Kant’s Categorical Imperative says that you should base your decisions on whether the underlying reasoning should reasonably applied as a universal law. For example, if you feel like lying to get money from someone else, would you want this to be a law that everybody should follow? Obviously not, so lying to get money from someone else is evil and you shouldn’t do it.
That may seem like a good way to morally reason, but if you examine it deeper, you will find why that it shifts your thinking away from your self and makes you a sacrifice to societal good. Not that lying is good – it is not – but the reasoning above which concluded that lying in this instance is bad is evil.
By thinking in “categorical imperatives”, you sacrifice your life for someone else. Instead of thinking from your own perspective, what you find good and bad, what you yourself find ethical, you shift your thinking to what is good or bad for society. This is evil – it diminishes your personal worth and value. It makes you a sacrifice for society. It makes you obliged to make decisions based on something other than yourself and something other than your own good.
Now – lying is not good for you. So doing something “for your own good” would not mean that you would automatically lie. On the contrary – lying is actually bad for you. And your decisions should be based on what is good or bad for you, because you are not here to live for someone else, you are here to live for yourself. Lying is bad for you because it reduces your CHARACTER and makes you weaker. Becoming a weaker character, with weak integrity, thinking in a short-sighted way, having to cheat people to get what you want, should not be something you should be striving for.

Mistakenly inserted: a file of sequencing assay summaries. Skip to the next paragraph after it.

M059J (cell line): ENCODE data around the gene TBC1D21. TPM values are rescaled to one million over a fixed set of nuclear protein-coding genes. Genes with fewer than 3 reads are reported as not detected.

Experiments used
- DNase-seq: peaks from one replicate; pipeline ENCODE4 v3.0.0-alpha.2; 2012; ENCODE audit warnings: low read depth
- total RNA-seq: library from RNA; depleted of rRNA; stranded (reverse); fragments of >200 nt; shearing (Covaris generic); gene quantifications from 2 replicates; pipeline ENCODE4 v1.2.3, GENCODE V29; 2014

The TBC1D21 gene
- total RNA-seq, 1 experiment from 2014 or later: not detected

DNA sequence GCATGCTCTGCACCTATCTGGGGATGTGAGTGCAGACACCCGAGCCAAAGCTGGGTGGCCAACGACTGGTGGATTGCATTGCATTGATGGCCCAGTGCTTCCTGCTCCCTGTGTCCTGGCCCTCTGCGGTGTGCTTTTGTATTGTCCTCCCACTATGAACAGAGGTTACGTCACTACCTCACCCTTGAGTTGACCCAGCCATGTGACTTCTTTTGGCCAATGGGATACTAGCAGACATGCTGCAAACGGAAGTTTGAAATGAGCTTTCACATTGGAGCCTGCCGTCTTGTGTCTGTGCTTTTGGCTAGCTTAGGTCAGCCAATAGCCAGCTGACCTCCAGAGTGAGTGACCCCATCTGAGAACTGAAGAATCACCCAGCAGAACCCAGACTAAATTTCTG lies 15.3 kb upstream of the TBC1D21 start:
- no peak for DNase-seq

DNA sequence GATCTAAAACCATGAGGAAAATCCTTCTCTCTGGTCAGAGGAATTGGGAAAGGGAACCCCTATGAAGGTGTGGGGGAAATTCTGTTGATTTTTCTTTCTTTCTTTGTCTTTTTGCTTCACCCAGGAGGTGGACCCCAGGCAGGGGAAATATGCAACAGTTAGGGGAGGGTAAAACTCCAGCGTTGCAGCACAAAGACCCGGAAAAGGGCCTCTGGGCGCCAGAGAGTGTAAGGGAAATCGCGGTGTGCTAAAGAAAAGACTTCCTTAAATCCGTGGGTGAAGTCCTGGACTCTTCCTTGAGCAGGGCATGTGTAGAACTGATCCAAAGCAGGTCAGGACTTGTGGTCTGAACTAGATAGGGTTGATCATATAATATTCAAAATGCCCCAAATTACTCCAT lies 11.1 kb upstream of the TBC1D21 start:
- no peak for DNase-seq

And this is precisely the alternative moral compass that you should follow. What type of character do you want to become, in order to feel happy about yourself? Do you want to be a character which lies, goes behind people’s backs, cheats and steals to get what he/she wants? Or do you want to be a character that is dependable, has integrity, is strong enough to stand for what he/she believes in, and does what he/she thinks is right and ethical in itself without having to follow some outside moral code or axiom, making your own decisions and shaping your personality based on what you believe in?
What type of character do you want to become in order to be happy – for your own sake, because you value your own self? Act in that way, and let that be your moral compass instead of an axiom – a shortcut – which someone else has placed on you.